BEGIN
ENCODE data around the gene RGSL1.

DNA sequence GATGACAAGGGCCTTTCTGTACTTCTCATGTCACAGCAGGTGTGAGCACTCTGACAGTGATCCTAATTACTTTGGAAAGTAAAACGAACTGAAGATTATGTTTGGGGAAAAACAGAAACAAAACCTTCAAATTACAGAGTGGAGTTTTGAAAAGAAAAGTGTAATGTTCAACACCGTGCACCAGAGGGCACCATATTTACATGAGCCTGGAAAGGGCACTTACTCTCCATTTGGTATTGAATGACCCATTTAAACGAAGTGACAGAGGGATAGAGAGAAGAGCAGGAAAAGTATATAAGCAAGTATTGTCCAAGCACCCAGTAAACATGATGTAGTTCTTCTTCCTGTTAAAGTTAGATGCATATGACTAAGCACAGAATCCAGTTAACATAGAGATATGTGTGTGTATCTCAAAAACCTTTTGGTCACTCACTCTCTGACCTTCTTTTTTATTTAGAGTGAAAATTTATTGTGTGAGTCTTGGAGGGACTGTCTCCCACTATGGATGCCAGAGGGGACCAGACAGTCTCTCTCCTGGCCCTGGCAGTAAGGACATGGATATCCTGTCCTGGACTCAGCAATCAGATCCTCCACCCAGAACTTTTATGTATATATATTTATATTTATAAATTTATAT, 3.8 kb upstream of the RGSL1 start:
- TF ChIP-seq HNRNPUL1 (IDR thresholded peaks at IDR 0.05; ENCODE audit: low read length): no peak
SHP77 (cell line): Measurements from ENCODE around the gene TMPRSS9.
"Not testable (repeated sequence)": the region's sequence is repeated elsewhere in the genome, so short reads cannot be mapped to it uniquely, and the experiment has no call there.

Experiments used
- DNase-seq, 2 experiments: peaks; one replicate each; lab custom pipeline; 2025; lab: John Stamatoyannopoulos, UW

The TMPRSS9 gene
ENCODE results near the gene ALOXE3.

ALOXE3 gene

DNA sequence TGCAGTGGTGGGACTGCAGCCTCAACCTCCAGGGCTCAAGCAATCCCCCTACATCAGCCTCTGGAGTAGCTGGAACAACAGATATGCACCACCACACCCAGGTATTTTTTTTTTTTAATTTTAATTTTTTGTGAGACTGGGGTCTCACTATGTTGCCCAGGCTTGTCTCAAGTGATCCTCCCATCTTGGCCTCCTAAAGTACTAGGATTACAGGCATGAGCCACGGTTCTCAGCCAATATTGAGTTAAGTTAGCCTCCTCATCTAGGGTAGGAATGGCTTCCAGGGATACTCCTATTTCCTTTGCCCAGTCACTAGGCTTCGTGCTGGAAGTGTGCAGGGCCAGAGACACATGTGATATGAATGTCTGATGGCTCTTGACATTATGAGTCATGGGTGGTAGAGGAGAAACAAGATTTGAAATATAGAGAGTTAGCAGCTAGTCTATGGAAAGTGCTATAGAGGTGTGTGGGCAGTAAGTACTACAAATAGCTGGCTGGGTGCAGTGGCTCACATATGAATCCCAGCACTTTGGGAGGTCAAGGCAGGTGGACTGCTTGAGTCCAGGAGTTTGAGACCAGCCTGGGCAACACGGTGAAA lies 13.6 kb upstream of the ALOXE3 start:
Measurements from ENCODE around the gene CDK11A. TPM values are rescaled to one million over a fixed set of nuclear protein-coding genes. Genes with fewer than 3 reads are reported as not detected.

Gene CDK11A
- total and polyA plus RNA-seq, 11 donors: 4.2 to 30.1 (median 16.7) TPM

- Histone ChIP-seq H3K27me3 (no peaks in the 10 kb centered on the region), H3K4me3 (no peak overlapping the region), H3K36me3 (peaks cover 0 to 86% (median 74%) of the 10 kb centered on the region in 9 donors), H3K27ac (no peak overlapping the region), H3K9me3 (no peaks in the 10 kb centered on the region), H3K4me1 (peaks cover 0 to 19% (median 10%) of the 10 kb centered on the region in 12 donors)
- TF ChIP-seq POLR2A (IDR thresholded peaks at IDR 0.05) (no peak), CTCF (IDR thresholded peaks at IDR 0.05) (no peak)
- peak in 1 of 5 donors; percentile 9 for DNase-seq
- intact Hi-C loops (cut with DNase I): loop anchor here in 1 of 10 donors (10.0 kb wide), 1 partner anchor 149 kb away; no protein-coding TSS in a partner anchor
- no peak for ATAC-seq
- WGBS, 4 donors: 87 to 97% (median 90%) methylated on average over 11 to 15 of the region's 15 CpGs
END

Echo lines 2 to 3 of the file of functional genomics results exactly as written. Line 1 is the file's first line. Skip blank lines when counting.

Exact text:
DNA sequence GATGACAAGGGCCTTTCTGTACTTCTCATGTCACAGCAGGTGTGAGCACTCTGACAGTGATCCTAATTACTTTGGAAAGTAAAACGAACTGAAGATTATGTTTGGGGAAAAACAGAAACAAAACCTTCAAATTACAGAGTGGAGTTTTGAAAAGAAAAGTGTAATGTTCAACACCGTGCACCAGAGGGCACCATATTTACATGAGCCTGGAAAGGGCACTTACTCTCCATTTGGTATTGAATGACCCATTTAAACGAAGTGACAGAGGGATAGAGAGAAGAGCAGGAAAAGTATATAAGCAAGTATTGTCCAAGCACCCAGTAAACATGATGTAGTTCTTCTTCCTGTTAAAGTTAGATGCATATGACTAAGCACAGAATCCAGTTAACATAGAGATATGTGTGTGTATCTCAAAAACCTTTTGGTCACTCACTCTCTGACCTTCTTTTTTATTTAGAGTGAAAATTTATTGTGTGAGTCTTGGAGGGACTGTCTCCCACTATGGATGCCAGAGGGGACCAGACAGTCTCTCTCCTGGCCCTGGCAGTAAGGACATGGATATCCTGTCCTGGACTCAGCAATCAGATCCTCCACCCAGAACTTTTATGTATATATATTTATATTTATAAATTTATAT, 3.8 kb upstream of the RGSL1 start:
- TF ChIP-seq HNRNPUL1 (IDR thresholded peaks at IDR 0.05; ENCODE audit: low read length): no peak